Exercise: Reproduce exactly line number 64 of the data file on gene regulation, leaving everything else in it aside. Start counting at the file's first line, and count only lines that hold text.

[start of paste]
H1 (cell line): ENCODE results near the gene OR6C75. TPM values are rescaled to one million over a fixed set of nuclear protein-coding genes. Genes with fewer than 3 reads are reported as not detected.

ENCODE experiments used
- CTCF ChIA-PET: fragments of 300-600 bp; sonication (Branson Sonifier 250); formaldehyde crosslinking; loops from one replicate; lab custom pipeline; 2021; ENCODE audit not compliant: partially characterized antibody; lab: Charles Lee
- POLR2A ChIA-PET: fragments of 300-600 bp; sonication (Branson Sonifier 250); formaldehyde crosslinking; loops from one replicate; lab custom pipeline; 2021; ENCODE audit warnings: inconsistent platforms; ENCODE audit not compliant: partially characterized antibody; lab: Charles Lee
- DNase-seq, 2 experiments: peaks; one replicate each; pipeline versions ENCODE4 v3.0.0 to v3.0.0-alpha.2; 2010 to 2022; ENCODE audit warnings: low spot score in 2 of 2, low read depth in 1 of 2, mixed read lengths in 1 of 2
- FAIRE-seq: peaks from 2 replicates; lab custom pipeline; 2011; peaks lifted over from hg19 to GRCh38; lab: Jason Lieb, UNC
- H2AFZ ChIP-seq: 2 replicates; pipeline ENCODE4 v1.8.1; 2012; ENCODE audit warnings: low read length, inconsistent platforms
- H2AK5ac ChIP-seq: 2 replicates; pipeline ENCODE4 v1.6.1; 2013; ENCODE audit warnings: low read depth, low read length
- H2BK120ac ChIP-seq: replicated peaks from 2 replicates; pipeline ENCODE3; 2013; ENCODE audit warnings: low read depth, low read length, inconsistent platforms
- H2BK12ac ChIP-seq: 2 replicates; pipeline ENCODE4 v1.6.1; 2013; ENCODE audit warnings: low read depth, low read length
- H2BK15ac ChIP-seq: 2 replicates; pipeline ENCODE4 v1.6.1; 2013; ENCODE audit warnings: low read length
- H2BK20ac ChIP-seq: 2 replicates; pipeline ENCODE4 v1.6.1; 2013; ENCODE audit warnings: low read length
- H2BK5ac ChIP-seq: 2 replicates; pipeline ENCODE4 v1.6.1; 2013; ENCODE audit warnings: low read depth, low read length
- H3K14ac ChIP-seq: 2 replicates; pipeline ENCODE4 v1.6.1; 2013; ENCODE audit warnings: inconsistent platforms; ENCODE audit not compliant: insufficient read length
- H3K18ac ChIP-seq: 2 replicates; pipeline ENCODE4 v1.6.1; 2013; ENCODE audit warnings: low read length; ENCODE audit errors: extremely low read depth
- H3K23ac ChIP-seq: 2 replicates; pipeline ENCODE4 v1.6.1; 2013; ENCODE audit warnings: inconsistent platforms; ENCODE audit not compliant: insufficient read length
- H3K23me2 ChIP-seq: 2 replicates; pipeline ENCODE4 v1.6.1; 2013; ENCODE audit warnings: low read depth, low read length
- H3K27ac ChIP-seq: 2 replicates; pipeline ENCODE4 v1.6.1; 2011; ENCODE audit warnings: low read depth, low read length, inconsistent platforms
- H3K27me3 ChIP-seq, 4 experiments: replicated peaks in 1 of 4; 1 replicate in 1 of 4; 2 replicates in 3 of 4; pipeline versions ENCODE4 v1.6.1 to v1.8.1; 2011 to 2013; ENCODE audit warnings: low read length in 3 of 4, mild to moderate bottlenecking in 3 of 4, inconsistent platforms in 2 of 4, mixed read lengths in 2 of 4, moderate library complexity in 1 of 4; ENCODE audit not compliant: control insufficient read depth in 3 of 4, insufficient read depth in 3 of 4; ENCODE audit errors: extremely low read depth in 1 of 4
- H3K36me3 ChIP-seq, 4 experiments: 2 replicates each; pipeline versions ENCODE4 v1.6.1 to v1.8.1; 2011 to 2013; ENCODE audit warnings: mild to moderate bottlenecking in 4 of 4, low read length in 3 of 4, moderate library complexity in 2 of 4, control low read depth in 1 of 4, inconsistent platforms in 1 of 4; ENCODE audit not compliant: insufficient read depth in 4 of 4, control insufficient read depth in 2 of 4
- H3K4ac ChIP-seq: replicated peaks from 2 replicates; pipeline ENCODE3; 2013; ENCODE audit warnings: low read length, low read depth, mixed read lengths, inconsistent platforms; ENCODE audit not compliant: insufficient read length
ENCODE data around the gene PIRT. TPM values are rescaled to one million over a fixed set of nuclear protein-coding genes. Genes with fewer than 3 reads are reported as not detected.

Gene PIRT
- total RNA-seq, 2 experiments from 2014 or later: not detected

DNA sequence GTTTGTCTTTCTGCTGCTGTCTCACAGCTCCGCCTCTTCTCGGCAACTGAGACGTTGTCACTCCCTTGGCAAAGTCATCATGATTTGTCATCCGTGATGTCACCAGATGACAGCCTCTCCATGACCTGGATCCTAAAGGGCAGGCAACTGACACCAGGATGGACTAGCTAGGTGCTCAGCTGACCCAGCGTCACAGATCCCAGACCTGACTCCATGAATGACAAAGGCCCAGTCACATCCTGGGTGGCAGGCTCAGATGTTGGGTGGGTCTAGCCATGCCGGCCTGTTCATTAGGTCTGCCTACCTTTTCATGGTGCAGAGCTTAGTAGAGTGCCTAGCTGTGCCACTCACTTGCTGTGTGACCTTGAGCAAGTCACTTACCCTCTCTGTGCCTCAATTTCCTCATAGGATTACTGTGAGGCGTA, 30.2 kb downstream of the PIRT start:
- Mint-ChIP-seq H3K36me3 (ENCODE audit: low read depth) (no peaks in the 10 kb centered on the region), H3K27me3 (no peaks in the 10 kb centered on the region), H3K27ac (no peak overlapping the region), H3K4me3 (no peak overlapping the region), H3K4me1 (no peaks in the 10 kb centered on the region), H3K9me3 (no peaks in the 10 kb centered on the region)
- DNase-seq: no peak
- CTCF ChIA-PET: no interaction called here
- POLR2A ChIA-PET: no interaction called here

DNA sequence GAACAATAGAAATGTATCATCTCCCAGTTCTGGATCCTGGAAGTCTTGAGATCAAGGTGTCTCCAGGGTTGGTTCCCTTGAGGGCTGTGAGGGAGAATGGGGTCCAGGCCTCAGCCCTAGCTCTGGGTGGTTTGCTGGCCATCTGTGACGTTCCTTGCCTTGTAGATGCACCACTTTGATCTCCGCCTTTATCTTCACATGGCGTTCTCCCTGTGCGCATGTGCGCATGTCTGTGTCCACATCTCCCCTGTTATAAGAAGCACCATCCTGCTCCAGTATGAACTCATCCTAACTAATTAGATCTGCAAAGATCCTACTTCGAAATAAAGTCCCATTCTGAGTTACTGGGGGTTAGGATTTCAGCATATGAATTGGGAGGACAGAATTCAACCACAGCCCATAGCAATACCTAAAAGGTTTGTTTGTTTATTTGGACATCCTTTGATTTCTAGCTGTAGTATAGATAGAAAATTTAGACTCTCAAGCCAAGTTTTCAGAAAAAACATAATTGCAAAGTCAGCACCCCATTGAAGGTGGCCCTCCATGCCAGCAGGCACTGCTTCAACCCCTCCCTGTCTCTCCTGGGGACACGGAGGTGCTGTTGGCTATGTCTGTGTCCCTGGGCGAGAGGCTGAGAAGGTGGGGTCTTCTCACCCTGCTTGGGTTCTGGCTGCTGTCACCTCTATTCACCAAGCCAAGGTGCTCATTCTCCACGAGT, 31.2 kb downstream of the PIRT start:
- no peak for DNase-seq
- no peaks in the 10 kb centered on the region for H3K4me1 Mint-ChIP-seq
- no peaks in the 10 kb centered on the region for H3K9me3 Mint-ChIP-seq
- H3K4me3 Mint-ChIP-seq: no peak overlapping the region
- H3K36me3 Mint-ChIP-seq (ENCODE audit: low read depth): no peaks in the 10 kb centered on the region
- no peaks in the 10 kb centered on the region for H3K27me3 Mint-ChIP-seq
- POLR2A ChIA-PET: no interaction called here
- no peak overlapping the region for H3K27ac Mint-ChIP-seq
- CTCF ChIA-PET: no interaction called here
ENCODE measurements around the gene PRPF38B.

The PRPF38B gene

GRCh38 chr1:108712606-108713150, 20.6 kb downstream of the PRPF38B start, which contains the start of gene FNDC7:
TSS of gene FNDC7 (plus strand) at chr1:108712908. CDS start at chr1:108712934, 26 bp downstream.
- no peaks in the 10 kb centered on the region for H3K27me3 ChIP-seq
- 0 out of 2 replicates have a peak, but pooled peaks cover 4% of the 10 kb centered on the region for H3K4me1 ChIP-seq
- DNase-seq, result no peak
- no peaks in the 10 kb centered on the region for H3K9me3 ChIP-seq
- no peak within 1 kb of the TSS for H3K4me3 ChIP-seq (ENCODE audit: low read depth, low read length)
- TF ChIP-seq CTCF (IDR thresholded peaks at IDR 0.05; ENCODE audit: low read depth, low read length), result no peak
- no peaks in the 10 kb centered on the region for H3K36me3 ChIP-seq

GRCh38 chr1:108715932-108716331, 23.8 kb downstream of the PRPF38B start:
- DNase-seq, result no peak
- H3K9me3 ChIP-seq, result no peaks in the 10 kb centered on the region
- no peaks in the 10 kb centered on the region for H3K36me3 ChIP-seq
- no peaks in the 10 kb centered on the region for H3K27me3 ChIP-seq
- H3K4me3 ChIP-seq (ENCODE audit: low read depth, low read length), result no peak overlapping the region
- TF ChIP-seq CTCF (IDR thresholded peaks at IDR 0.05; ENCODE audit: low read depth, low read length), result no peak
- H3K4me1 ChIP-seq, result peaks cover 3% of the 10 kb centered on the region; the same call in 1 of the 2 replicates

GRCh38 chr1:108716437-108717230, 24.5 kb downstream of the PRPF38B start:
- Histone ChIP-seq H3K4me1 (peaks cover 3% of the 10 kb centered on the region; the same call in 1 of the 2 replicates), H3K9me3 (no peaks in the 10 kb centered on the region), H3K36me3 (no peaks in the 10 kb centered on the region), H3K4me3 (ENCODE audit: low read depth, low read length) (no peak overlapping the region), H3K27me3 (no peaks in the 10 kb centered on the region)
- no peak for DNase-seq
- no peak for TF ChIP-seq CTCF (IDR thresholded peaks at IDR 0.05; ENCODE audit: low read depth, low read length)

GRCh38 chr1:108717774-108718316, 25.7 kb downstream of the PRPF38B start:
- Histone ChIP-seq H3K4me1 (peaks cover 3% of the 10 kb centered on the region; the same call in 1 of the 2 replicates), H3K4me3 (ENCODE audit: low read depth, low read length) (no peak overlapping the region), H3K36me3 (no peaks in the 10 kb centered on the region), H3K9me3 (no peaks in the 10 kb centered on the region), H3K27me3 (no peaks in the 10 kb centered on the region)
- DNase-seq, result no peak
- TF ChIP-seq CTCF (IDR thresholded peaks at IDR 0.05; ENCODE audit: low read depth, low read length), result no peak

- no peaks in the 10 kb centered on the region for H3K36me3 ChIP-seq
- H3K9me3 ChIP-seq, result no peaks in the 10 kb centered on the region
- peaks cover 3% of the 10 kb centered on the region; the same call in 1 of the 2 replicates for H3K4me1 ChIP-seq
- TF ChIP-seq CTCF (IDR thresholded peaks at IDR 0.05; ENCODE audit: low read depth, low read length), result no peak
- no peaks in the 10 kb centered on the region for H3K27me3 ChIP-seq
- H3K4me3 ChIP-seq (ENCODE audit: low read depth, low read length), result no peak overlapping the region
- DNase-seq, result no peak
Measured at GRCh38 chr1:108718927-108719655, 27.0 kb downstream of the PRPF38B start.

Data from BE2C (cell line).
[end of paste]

- Histone ChIP-seq H3K4me1 (peaks cover 3% of the 10 kb centered on the region; the same call in 1 of the 2 replicates), H3K4me3 (ENCODE audit: low read depth, low read length) (no peak overlapping the region), H3K36me3 (no peaks in the 10 kb centered on the region), H3K9me3 (no peaks in the 10 kb centered on the region), H3K27me3 (no peaks in the 10 kb centered on the region)